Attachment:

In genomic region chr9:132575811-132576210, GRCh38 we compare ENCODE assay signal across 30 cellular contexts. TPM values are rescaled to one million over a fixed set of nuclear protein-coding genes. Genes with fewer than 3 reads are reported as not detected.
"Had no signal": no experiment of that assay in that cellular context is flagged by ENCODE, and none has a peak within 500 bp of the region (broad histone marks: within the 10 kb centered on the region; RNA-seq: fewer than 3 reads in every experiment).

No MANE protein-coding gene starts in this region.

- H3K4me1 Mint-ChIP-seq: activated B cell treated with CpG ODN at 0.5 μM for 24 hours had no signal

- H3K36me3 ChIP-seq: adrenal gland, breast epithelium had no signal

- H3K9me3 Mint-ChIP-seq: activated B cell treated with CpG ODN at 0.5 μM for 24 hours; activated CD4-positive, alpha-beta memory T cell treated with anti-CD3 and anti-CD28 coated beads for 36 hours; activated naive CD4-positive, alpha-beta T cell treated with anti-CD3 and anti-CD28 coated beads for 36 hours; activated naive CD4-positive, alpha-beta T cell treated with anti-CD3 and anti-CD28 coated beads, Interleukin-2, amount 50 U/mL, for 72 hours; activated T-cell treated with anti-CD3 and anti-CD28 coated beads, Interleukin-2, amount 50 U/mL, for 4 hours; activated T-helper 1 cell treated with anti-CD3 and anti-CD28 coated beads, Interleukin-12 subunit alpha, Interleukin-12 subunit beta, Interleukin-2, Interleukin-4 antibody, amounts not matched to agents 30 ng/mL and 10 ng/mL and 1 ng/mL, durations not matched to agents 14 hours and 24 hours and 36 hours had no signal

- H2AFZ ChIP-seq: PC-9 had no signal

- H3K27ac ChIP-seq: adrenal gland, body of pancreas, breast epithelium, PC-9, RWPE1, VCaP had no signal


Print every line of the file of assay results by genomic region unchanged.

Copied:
In genomic region chr9:132575811-132576210, GRCh38 we compare ENCODE assay signal across 30 cellular contexts. TPM values are rescaled to one million over a fixed set of nuclear protein-coding genes. Genes with fewer than 3 reads are reported as not detected.
"Had no signal": no experiment of that assay in that cellular context is flagged by ENCODE, and none has a peak within 500 bp of the region (broad histone marks: within the 10 kb centered on the region; RNA-seq: fewer than 3 reads in every experiment).

No MANE protein-coding gene starts in this region.

- H3K4me1 Mint-ChIP-seq: activated B cell treated with CpG ODN at 0.5 μM for 24 hours had no signal

- H3K36me3 ChIP-seq: adrenal gland, breast epithelium had no signal

- H3K9me3 Mint-ChIP-seq: activated B cell treated with CpG ODN at 0.5 μM for 24 hours; activated CD4-positive, alpha-beta memory T cell treated with anti-CD3 and anti-CD28 coated beads for 36 hours; activated naive CD4-positive, alpha-beta T cell treated with anti-CD3 and anti-CD28 coated beads for 36 hours; activated naive CD4-positive, alpha-beta T cell treated with anti-CD3 and anti-CD28 coated beads, Interleukin-2, amount 50 U/mL, for 72 hours; activated T-cell treated with anti-CD3 and anti-CD28 coated beads, Interleukin-2, amount 50 U/mL, for 4 hours; activated T-helper 1 cell treated with anti-CD3 and anti-CD28 coated beads, Interleukin-12 subunit alpha, Interleukin-12 subunit beta, Interleukin-2, Interleukin-4 antibody, amounts not matched to agents 30 ng/mL and 10 ng/mL and 1 ng/mL, durations not matched to agents 14 hours and 24 hours and 36 hours had no signal

- H2AFZ ChIP-seq: PC-9 had no signal

- H3K27ac ChIP-seq: adrenal gland, body of pancreas, breast epithelium, PC-9, RWPE1, VCaP had no signal